3D printing is going to change the way all material is produced one day. At some point 3D printers will create the parts for our automobiles, components for computers, our children’s toys, and almost anything else you can think of. A new and exciting prospect for 3D printing is the manufacturing of air drones, unmanned aircraft created from a 3D printer. The production of drone components today is very much an assembly process. Robotics and humans work together on creating identical drones today. The 3D printed air drones of the future can be tweaked and perfected for individual tasks with very little effort.
Do you need a drone for information gathering? Perhaps it needs to collect topography information, or measure readings from an active volcano. Just create a design for it, feed it into the 3D printer and it will produce the right tool for the job. Do you need a drone for spraying crops? Just use a design for it. How about a killer flying robot for the military? You know the government already has a design for that. In fact this process is so painless that a design can go from paper to reality within a matter of days. A team from the University of South Hampton is working on perfecting the printing of these 3D unmanned aircraft, and they have already test flown a prototype.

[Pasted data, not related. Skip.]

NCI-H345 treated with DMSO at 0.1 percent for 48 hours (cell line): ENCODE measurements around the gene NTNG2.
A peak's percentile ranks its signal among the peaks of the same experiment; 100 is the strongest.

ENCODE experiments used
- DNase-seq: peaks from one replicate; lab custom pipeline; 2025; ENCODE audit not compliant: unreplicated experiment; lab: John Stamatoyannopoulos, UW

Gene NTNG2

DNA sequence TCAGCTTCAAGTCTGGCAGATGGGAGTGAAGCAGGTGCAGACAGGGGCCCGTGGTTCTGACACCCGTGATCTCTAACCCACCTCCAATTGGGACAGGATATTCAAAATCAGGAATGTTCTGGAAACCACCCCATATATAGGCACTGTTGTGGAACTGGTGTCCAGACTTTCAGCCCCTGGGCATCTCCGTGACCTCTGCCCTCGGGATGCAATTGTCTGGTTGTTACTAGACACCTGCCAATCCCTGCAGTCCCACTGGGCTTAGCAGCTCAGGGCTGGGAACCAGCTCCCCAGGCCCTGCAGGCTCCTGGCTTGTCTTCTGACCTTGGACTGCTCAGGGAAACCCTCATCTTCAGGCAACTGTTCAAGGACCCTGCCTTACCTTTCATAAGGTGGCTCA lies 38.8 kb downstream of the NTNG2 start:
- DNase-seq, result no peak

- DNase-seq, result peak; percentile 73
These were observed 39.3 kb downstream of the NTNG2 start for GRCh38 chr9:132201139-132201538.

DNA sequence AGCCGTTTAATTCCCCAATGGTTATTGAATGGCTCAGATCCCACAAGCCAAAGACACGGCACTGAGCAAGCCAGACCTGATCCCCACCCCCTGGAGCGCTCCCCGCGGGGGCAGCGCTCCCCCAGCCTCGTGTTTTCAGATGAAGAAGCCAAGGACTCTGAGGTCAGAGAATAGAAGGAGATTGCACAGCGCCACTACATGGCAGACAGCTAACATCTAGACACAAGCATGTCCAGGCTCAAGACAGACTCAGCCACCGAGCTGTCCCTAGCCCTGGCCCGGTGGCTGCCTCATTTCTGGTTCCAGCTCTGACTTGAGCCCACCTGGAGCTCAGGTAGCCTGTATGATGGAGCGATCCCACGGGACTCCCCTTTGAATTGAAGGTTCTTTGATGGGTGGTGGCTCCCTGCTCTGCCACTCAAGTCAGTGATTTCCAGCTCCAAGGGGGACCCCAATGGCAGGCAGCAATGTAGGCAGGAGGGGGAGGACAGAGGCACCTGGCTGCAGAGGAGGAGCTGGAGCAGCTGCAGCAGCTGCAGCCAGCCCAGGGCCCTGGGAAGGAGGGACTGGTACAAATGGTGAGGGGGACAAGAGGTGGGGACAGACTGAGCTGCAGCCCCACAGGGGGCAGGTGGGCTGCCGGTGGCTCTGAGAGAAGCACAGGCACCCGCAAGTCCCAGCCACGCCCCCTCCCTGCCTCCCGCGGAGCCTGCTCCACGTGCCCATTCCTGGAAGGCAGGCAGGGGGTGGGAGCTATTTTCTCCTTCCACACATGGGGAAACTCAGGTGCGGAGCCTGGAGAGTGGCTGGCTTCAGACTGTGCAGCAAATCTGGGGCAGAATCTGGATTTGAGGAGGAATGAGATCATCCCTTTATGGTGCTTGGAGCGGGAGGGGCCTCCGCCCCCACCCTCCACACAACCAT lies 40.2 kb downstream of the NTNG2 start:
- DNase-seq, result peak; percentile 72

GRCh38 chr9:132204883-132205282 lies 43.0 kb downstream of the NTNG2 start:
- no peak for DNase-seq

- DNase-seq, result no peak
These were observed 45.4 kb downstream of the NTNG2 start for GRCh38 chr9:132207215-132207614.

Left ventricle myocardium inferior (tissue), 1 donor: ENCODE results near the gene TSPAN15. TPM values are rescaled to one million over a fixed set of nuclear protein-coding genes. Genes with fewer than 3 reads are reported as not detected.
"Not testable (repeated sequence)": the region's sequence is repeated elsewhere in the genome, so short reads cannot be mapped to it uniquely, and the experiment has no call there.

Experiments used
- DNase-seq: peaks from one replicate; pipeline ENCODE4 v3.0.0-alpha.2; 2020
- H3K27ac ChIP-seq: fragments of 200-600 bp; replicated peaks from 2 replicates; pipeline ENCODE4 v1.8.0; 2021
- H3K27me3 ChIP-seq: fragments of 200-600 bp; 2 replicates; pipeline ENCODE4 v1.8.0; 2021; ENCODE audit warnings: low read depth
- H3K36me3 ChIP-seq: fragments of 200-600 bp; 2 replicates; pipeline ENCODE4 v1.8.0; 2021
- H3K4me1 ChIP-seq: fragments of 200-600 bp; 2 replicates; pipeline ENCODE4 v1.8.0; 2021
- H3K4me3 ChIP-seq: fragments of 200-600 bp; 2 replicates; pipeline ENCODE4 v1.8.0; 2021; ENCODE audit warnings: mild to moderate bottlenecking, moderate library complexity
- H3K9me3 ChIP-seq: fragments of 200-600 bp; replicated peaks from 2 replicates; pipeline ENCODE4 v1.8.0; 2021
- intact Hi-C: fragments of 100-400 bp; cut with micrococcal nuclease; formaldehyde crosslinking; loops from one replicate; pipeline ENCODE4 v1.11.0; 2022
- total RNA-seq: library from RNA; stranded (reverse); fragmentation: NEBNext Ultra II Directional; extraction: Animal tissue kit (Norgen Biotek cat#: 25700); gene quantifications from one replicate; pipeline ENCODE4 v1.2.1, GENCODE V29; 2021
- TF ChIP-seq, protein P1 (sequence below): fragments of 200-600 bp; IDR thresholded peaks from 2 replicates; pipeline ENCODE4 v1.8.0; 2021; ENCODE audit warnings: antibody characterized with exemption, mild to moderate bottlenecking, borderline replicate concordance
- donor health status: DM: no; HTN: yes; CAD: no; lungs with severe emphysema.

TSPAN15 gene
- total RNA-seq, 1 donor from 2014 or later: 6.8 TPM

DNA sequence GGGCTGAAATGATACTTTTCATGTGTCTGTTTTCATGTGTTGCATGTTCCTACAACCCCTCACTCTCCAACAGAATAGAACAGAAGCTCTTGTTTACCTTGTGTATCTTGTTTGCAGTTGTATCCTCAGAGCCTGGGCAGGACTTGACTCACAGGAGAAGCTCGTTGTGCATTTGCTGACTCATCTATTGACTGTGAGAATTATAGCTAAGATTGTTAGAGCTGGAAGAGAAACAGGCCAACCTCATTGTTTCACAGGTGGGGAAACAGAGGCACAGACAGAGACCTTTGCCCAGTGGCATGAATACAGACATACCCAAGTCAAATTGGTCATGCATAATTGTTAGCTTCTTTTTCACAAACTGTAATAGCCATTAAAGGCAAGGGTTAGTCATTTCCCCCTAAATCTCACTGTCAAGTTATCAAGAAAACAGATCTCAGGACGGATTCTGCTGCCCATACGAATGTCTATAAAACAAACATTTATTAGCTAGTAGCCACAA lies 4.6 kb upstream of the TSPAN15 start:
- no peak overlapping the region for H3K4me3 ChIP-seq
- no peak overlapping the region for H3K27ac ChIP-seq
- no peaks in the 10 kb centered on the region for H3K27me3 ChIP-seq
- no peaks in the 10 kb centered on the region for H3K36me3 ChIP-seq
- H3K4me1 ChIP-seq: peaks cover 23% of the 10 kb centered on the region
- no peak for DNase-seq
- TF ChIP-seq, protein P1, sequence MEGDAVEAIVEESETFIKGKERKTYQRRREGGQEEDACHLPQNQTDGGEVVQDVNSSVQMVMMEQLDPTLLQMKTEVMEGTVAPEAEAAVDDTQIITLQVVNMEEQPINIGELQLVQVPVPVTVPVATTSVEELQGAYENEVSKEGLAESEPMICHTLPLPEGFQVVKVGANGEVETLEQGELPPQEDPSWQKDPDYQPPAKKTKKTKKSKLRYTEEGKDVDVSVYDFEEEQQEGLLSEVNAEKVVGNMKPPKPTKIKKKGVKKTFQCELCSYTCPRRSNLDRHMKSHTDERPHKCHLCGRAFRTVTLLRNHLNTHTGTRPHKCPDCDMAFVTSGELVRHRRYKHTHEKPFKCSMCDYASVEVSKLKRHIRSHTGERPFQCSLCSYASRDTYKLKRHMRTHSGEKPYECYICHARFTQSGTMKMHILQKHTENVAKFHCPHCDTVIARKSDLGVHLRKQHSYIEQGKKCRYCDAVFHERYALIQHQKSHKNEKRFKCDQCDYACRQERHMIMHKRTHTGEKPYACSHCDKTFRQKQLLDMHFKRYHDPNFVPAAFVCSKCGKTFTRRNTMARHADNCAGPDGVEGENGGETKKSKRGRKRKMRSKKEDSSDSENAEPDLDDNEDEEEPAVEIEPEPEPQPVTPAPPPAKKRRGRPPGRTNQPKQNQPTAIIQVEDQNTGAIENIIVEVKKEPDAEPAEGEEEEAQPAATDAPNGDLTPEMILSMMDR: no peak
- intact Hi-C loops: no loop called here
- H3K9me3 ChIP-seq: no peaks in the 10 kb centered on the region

The process the University of South Hampton is using is known as selective laser sintering. They use a 3D printer in conjunction with a polymer powder to create the parts for the air drone. In this process a prototype component is shaved into appropriate layers and then it is melted into its proper form. This is done layer, by ultra-thin layer, until the component is the proper shape. Not only can this 3D printer create static parts, but it can also create moveable components in the final design with little assembly required.
This seems like an exciting step in the future of aircraft design. Without having to worry about laborers and delicate hand/robot cut components, designers will be freer in their plans. The mathematics and physics of airflow can be more adventurously tackled as less “straight line” designs are needed. Straight line components are easier to create and keep costs down, when you don’t need to worry about cutting the right curvature of a component that issue becomes non-existent. I can’t wait for us all to have consumer 3D printers (or replicators if you will), so I can make my own aircraft and not have to deal with the TSA.